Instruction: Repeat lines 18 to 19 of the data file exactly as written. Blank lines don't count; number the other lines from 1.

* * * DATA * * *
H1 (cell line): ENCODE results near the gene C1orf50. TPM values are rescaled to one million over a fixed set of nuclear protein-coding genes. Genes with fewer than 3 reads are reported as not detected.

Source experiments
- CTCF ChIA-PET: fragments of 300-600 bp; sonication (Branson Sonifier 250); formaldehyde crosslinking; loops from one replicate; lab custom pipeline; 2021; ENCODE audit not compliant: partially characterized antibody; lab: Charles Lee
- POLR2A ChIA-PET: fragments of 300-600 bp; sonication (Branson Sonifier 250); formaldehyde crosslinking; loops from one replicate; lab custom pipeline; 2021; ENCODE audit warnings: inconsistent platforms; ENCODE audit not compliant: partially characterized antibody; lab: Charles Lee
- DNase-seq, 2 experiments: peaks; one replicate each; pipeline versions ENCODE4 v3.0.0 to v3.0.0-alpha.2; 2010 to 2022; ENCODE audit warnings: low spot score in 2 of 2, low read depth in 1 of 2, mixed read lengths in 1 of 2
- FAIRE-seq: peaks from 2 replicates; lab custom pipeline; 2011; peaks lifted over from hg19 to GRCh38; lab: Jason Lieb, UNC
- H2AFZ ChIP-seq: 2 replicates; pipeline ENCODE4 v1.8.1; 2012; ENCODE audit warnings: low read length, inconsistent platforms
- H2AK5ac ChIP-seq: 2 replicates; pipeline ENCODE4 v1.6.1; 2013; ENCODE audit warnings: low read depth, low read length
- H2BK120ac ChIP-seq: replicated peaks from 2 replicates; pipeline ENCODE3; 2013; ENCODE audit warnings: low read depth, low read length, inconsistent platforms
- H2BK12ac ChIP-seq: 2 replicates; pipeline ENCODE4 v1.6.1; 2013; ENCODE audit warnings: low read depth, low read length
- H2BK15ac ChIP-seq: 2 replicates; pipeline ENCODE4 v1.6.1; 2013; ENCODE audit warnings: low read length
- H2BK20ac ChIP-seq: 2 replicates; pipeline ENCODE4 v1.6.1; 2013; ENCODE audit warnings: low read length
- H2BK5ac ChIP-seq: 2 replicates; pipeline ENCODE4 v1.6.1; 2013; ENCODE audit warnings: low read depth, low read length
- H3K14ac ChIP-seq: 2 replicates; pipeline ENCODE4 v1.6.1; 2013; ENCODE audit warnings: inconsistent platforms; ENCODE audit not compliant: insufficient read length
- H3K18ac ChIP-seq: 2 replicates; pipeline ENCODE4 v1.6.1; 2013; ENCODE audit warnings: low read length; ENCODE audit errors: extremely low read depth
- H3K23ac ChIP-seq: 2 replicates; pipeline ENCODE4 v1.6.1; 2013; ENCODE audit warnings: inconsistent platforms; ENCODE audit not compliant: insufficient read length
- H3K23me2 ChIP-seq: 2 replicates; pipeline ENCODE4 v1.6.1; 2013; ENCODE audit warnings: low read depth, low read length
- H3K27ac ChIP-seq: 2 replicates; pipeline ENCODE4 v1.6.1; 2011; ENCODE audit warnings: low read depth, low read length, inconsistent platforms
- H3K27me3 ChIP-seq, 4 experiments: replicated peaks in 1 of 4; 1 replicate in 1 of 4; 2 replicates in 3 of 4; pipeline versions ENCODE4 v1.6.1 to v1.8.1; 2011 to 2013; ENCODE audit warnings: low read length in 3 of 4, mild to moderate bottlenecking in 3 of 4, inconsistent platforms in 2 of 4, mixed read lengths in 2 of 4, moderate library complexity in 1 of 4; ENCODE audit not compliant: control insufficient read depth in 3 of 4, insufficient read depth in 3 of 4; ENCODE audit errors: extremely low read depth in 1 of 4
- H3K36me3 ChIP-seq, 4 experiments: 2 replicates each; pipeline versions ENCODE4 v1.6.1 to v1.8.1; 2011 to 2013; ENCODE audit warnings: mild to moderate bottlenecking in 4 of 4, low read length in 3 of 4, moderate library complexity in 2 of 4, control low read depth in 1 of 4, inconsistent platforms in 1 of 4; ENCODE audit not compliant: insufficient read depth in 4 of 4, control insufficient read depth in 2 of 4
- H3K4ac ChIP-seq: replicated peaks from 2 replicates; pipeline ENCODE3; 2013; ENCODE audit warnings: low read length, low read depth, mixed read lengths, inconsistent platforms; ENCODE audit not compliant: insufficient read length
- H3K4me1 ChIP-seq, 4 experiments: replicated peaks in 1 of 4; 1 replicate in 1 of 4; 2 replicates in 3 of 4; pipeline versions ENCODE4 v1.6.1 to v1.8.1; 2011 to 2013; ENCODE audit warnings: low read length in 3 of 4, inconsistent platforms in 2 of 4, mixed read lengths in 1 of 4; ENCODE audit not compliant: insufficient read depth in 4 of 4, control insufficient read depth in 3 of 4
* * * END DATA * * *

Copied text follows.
- H3K27ac ChIP-seq: 2 replicates; pipeline ENCODE4 v1.6.1; 2011; ENCODE audit warnings: low read depth, low read length, inconsistent platforms
- H3K27me3 ChIP-seq, 4 experiments: replicated peaks in 1 of 4; 1 replicate in 1 of 4; 2 replicates in 3 of 4; pipeline versions ENCODE4 v1.6.1 to v1.8.1; 2011 to 2013; ENCODE audit warnings: low read length in 3 of 4, mild to moderate bottlenecking in 3 of 4, inconsistent platforms in 2 of 4, mixed read lengths in 2 of 4, moderate library complexity in 1 of 4; ENCODE audit not compliant: control insufficient read depth in 3 of 4, insufficient read depth in 3 of 4; ENCODE audit errors: extremely low read depth in 1 of 4